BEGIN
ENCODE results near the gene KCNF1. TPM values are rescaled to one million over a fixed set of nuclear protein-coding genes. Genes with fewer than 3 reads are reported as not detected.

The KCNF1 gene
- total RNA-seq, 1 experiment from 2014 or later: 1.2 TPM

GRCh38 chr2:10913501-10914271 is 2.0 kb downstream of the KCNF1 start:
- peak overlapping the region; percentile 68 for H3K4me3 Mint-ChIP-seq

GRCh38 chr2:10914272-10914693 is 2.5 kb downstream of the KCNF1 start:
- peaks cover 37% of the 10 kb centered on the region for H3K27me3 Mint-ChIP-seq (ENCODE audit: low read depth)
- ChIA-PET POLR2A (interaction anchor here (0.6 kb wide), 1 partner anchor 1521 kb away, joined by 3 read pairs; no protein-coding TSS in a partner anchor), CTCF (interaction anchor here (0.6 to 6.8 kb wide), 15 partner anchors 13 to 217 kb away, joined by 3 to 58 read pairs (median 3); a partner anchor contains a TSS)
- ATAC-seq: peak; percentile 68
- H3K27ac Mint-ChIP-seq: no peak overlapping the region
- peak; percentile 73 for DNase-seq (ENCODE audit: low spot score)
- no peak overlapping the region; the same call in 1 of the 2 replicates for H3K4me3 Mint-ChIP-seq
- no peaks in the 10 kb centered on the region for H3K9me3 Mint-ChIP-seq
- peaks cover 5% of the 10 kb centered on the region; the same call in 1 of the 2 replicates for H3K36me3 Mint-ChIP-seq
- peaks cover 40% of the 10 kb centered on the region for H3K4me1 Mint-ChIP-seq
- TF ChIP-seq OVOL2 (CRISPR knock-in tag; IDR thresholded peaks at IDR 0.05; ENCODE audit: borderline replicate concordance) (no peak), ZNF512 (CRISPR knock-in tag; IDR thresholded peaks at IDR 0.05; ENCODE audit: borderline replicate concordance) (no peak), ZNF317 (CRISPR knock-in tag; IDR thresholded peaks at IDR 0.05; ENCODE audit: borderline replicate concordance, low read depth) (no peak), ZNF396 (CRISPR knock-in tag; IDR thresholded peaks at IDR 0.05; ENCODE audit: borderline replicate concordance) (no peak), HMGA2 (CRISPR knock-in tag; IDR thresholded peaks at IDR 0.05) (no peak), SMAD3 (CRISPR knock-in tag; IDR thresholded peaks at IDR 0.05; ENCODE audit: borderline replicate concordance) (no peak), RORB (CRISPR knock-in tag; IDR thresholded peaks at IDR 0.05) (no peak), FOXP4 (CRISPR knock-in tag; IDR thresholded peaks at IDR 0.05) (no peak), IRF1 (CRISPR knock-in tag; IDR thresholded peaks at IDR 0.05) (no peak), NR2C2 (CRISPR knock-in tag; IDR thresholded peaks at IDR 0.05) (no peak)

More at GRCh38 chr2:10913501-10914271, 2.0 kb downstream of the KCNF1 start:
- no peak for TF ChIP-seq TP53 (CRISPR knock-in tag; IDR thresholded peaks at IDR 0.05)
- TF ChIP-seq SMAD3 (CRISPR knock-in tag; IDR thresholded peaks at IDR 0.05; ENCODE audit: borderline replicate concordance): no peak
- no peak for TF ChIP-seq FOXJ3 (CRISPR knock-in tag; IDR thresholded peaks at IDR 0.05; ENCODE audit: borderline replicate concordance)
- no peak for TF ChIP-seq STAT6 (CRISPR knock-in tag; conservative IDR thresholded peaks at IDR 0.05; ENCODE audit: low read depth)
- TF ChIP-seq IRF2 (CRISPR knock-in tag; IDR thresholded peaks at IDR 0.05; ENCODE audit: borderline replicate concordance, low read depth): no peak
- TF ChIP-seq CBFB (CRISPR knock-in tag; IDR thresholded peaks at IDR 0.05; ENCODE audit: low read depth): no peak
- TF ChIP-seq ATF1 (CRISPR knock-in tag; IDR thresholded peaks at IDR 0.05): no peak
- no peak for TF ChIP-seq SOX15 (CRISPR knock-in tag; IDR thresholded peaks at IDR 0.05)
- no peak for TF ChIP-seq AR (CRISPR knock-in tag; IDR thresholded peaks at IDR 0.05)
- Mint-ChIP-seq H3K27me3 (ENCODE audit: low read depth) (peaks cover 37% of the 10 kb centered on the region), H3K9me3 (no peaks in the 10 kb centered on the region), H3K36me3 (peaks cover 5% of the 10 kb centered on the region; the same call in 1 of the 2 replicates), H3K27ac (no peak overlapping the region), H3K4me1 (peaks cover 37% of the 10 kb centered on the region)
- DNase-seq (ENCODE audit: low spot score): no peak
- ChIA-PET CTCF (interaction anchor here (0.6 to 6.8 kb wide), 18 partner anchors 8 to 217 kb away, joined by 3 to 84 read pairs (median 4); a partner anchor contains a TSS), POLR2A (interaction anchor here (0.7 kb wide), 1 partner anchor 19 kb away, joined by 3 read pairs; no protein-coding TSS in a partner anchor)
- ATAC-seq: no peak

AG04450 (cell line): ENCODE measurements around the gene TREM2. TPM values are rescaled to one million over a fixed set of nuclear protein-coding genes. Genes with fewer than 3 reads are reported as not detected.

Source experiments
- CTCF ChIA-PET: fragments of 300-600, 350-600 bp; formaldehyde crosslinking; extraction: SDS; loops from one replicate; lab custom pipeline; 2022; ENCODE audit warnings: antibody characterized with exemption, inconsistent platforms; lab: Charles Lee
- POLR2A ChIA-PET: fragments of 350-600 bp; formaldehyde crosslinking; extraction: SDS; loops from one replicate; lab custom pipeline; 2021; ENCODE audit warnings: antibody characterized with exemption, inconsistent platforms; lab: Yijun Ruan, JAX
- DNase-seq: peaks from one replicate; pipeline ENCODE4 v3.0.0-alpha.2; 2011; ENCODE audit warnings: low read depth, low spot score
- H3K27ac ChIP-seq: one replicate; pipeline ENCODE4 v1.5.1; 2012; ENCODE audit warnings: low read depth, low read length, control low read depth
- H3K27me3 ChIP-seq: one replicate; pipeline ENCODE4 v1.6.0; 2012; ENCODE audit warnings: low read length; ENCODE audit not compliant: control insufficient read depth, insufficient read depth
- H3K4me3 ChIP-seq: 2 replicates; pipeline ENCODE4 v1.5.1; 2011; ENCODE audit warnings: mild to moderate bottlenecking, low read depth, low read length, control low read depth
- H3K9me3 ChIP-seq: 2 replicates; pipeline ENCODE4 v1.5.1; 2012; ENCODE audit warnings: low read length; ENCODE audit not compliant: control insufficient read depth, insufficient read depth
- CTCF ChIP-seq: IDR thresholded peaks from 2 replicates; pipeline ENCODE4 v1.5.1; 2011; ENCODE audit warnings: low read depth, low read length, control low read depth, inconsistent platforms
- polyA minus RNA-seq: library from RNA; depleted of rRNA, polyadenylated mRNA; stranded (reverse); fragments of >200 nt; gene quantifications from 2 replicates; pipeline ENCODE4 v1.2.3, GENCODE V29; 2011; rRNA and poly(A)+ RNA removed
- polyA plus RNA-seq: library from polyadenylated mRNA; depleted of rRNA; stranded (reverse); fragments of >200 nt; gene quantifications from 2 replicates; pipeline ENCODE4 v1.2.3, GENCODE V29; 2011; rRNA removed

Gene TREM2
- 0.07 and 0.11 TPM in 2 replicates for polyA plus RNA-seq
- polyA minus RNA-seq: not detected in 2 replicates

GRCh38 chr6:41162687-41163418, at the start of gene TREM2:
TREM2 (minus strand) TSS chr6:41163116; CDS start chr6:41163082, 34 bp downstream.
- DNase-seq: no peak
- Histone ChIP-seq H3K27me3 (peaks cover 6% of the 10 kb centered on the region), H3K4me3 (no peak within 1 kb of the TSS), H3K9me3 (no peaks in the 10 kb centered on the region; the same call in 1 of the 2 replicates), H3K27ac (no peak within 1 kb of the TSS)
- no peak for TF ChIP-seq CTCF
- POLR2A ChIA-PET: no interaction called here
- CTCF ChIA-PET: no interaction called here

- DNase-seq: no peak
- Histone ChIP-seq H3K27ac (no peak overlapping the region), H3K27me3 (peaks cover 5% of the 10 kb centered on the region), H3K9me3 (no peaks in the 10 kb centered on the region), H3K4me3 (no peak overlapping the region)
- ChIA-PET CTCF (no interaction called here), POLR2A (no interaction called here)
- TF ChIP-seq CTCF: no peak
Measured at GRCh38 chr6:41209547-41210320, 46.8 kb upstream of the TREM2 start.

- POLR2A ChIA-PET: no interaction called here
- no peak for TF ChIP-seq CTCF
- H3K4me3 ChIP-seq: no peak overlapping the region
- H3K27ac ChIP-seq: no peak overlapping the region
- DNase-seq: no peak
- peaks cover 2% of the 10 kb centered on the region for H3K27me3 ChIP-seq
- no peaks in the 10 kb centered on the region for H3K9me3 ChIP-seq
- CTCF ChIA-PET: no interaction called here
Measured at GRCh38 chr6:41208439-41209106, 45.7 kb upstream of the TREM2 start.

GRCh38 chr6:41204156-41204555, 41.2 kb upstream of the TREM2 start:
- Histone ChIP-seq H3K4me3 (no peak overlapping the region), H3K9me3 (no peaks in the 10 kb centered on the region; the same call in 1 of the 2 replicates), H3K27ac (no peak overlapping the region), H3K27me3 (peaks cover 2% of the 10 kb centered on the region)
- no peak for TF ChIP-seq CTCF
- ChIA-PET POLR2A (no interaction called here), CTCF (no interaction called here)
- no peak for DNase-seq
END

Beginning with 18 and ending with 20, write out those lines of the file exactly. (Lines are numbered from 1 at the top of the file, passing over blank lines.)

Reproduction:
- no peak for TF ChIP-seq TP53 (CRISPR knock-in tag; IDR thresholded peaks at IDR 0.05)
- TF ChIP-seq SMAD3 (CRISPR knock-in tag; IDR thresholded peaks at IDR 0.05; ENCODE audit: borderline replicate concordance): no peak
- no peak for TF ChIP-seq FOXJ3 (CRISPR knock-in tag; IDR thresholded peaks at IDR 0.05; ENCODE audit: borderline replicate concordance)